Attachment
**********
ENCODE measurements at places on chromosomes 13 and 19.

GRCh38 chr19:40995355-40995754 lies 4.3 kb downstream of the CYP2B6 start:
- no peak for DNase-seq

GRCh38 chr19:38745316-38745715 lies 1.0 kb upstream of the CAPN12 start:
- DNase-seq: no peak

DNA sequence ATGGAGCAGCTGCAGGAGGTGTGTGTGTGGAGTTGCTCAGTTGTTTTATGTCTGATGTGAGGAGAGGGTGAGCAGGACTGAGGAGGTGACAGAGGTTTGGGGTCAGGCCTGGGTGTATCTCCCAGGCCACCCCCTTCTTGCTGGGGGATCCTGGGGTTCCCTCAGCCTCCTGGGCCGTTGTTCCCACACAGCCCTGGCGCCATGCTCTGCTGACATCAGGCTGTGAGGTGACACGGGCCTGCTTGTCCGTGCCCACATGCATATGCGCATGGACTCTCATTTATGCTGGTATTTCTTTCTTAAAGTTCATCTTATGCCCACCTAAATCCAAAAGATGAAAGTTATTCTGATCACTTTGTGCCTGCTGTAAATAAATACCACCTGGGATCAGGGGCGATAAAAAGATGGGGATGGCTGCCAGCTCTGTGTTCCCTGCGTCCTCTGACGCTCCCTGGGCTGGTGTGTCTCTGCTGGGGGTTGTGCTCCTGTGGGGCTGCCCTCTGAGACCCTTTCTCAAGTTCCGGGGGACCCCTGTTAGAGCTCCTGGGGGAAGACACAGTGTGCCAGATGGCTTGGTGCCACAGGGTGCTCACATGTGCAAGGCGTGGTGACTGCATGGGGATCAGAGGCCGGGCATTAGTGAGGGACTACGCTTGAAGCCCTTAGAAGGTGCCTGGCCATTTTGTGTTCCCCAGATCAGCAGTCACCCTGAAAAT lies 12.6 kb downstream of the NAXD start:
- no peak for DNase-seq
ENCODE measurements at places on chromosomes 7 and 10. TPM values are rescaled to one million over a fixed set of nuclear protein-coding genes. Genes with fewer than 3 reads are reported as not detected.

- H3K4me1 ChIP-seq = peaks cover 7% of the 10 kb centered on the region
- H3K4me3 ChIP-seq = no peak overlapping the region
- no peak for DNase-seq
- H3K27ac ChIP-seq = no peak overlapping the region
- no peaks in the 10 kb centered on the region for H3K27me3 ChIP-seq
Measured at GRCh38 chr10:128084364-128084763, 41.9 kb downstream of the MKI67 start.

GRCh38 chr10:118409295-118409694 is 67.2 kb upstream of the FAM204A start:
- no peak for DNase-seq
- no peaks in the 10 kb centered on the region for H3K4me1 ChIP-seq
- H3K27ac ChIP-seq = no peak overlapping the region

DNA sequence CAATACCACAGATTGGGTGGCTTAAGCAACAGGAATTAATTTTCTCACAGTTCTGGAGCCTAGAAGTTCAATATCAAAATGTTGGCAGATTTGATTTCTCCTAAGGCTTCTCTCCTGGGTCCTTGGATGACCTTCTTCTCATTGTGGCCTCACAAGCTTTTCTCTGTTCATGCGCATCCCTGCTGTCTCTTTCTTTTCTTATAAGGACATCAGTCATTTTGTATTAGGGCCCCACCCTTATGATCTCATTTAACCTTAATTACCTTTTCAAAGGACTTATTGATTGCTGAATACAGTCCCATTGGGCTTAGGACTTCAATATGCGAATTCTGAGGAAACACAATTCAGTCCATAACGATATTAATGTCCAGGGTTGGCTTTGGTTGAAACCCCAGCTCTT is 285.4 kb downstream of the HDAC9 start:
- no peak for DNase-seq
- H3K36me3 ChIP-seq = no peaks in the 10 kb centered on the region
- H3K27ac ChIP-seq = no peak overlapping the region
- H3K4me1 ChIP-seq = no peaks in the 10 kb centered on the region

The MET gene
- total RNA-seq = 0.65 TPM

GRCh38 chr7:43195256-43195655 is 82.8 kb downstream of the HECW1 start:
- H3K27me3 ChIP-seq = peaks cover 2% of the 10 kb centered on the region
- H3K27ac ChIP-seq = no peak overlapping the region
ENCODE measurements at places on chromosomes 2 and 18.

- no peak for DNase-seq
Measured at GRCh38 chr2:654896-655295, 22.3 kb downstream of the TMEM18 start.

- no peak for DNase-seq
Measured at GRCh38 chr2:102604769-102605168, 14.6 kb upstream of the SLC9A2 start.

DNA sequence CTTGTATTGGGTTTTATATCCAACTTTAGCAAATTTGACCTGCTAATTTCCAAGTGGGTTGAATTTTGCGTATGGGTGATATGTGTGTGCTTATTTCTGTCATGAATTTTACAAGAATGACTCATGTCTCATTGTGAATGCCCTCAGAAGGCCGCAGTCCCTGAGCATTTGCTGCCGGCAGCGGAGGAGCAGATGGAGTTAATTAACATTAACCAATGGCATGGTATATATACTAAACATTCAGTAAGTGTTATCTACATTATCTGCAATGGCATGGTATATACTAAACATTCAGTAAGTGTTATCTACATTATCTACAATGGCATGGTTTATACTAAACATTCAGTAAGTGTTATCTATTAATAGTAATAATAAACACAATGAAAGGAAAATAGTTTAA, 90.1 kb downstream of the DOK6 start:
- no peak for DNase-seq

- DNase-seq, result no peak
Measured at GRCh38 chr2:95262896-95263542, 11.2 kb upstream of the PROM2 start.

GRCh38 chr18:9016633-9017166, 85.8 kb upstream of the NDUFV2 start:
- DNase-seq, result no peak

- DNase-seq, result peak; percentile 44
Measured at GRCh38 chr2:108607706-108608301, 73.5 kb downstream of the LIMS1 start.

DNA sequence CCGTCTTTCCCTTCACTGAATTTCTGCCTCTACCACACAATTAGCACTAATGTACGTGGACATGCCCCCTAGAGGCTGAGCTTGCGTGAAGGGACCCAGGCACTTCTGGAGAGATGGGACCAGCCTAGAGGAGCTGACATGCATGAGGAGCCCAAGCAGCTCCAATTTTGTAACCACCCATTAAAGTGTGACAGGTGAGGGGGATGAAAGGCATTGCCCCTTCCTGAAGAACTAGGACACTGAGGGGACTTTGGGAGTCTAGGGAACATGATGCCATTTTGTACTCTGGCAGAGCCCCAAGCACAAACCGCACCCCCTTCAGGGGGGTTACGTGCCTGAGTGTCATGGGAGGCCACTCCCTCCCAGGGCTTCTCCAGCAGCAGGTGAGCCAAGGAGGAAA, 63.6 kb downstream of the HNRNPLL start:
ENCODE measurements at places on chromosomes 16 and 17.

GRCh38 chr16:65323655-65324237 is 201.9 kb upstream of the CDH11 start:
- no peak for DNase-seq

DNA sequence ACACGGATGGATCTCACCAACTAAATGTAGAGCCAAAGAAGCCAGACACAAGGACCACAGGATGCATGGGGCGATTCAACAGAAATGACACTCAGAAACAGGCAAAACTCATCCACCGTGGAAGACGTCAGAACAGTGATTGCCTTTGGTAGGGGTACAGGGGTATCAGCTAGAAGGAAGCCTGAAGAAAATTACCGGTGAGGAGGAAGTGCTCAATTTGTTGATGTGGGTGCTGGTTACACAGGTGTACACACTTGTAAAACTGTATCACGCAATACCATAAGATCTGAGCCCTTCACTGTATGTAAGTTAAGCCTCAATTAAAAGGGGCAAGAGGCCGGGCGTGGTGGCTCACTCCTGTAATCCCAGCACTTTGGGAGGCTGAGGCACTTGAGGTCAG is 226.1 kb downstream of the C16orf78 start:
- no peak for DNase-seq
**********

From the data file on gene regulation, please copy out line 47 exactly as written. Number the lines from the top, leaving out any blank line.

- no peak for DNase-seq